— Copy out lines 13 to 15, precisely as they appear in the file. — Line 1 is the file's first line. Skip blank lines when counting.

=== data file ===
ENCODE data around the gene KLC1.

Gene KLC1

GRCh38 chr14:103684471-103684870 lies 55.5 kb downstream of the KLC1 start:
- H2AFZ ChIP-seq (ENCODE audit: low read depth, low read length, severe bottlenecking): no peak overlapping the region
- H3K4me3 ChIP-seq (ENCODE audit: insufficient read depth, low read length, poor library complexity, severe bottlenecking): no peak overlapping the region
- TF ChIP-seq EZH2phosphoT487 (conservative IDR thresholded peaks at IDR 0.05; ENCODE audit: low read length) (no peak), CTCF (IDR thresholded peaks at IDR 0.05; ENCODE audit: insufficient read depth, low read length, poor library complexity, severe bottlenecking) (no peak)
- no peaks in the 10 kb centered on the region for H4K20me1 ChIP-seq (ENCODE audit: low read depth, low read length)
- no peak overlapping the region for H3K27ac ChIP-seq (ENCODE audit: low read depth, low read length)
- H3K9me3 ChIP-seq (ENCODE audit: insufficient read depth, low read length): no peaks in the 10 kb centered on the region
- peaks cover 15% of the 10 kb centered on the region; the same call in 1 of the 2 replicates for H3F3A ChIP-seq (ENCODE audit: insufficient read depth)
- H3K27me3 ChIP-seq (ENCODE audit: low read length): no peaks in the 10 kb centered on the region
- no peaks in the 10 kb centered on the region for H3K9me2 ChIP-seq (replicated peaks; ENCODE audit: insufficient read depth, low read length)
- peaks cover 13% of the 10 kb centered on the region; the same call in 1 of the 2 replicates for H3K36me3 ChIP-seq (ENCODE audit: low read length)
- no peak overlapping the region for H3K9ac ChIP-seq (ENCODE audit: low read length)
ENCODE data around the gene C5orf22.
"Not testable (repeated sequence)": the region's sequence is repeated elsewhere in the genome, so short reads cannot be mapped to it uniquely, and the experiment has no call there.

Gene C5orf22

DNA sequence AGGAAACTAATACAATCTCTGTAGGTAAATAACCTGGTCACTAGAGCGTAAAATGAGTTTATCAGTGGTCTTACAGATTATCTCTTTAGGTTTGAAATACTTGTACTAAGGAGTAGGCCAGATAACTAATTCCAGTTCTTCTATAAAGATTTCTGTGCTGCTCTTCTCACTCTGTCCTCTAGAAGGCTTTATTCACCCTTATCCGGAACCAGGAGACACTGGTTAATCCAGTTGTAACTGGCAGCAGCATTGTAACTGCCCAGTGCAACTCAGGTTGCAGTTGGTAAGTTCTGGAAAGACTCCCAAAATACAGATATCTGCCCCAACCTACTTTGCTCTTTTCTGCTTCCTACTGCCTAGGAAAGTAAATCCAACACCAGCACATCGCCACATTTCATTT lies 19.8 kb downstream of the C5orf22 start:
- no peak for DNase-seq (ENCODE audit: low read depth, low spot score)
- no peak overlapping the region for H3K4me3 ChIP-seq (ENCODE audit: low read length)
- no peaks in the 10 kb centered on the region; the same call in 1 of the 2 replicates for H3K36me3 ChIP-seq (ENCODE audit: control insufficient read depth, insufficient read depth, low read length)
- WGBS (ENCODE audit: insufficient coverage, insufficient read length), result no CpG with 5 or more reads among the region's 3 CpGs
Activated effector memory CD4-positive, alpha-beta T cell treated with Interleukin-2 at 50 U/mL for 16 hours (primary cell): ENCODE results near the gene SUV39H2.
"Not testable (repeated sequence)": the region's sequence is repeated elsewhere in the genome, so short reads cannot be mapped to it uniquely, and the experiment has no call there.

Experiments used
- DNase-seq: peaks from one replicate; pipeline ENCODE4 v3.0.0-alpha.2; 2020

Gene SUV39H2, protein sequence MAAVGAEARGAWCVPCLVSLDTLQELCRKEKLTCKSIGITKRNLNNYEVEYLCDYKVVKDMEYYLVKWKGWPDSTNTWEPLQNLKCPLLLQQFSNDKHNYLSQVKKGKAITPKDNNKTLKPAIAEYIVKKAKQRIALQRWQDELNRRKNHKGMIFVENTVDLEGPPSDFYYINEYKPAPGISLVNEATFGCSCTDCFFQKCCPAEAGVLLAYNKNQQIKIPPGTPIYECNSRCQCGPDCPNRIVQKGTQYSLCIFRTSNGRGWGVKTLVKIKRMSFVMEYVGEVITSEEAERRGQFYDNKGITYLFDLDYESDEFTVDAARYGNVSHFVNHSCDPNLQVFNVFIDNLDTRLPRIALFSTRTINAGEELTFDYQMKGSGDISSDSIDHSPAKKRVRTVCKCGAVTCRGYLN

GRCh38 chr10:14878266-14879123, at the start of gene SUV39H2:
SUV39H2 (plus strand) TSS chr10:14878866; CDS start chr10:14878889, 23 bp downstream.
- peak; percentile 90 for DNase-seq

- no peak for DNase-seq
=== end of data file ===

- peaks cover 13% of the 10 kb centered on the region; the same call in 1 of the 2 replicates for H3K36me3 ChIP-seq (ENCODE audit: low read length)
- no peak overlapping the region for H3K9ac ChIP-seq (ENCODE audit: low read length)
ENCODE data around the gene C5orf22.